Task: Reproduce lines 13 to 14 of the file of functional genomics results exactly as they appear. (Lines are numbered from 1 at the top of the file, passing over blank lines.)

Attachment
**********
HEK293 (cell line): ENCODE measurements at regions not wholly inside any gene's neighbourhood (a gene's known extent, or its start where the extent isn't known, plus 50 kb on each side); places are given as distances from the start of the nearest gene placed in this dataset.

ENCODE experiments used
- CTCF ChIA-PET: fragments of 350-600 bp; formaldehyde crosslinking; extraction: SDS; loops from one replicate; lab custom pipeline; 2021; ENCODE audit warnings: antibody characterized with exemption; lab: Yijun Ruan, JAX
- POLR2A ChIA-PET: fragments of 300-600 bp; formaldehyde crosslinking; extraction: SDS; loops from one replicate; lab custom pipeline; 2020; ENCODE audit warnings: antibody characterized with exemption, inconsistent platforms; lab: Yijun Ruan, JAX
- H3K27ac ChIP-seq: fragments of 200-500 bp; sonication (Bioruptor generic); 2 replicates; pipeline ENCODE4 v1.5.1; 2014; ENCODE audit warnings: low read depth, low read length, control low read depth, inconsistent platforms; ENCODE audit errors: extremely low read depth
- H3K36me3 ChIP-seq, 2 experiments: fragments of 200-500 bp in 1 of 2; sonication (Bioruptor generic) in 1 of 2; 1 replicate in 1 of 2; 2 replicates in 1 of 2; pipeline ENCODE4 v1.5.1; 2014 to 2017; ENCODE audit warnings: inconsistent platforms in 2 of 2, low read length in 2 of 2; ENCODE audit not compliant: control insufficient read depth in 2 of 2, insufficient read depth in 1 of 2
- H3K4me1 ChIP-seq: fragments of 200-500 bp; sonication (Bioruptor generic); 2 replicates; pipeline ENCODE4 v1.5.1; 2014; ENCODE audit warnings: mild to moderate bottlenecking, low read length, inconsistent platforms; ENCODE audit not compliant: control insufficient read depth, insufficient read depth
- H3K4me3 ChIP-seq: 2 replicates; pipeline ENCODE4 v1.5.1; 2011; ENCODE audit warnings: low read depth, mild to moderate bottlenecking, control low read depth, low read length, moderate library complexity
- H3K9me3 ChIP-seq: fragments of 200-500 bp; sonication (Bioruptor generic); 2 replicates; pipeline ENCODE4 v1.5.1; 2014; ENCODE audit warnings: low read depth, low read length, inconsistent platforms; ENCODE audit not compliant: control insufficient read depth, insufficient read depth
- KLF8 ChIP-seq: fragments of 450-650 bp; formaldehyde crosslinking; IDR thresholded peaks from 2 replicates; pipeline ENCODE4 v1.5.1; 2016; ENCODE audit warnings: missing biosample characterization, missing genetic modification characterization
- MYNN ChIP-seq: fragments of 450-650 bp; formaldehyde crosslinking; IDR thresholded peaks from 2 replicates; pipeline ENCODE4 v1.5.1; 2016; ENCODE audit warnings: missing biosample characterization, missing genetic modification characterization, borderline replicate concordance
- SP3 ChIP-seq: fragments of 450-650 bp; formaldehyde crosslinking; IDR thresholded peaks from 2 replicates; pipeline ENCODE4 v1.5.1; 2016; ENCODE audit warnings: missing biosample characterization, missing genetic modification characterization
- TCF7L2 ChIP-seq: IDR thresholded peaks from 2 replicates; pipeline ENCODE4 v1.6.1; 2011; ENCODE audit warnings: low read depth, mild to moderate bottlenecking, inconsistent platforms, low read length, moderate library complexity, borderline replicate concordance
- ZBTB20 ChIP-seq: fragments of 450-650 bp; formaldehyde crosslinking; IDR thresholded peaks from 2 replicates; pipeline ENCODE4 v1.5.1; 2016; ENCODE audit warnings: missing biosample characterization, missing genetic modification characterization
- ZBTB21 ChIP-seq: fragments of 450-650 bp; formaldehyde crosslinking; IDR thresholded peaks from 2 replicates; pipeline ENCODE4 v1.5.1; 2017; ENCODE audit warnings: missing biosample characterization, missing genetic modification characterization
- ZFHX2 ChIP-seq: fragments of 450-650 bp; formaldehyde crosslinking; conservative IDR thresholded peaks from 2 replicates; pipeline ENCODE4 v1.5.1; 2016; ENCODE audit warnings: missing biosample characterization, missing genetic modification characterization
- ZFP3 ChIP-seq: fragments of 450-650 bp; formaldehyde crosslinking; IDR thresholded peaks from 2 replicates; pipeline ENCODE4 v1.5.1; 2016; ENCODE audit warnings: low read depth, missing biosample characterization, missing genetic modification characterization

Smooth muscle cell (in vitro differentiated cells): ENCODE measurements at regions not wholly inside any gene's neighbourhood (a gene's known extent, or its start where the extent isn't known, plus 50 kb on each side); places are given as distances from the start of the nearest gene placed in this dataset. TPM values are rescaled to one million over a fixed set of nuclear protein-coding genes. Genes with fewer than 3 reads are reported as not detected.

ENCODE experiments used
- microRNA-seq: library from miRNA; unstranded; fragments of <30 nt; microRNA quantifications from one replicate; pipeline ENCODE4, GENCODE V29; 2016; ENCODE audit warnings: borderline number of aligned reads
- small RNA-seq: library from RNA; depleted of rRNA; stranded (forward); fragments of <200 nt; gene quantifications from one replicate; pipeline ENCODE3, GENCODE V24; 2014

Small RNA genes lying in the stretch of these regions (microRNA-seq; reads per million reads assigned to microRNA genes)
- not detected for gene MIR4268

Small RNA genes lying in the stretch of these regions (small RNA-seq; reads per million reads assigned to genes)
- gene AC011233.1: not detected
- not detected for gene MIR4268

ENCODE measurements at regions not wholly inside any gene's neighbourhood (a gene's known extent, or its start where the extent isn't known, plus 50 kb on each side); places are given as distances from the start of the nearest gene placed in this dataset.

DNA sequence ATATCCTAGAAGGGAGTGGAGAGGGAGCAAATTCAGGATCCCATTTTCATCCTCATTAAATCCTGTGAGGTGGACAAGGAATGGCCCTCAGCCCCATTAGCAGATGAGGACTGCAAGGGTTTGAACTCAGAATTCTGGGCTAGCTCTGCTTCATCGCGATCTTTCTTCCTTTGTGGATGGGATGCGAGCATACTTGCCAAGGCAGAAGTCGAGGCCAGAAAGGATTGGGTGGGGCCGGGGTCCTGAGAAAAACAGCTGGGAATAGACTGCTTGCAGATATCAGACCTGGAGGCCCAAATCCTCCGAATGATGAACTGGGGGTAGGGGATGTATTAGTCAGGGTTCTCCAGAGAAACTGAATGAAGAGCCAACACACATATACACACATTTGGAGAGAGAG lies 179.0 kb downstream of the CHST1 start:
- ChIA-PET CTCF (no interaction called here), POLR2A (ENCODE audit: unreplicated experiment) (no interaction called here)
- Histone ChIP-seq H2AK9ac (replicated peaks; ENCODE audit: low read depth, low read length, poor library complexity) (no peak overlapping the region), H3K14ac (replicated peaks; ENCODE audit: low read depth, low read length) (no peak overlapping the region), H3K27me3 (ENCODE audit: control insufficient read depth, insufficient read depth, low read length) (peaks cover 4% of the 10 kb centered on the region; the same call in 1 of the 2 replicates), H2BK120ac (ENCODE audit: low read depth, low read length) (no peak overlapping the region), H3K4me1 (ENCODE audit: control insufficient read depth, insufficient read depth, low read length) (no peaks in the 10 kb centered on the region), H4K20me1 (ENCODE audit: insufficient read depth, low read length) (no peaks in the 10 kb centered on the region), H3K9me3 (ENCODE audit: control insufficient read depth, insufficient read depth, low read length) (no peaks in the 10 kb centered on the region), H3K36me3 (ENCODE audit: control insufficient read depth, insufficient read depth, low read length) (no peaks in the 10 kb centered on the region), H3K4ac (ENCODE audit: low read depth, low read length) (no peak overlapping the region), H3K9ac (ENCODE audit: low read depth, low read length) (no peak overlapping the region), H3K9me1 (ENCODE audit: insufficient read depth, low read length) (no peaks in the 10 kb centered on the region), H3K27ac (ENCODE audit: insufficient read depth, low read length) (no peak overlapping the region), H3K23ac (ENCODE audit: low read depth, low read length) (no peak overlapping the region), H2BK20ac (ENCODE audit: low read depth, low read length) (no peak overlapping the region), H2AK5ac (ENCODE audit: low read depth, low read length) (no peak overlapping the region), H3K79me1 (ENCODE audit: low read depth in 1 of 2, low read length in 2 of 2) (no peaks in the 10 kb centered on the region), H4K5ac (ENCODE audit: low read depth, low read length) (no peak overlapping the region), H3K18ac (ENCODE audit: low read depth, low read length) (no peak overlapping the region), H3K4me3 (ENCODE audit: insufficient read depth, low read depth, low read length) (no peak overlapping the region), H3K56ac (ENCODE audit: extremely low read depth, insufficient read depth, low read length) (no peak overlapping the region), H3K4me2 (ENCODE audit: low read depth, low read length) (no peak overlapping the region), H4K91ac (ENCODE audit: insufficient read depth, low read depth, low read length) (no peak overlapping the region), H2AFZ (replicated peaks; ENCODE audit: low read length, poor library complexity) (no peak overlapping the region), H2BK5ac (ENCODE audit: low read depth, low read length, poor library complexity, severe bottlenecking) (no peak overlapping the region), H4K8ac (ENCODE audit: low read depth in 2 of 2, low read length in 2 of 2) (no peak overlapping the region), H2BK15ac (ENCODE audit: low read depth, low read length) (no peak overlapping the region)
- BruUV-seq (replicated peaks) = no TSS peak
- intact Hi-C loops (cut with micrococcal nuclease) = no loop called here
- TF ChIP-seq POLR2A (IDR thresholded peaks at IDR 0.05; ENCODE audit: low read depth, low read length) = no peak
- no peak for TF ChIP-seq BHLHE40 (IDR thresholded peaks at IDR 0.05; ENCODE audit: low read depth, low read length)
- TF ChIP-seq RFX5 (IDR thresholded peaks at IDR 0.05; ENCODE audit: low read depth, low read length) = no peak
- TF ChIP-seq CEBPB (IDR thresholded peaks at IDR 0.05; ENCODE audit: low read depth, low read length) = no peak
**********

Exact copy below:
- TCF7L2 ChIP-seq: IDR thresholded peaks from 2 replicates; pipeline ENCODE4 v1.6.1; 2011; ENCODE audit warnings: low read depth, mild to moderate bottlenecking, inconsistent platforms, low read length, moderate library complexity, borderline replicate concordance
- ZBTB20 ChIP-seq: fragments of 450-650 bp; formaldehyde crosslinking; IDR thresholded peaks from 2 replicates; pipeline ENCODE4 v1.5.1; 2016; ENCODE audit warnings: missing biosample characterization, missing genetic modification characterization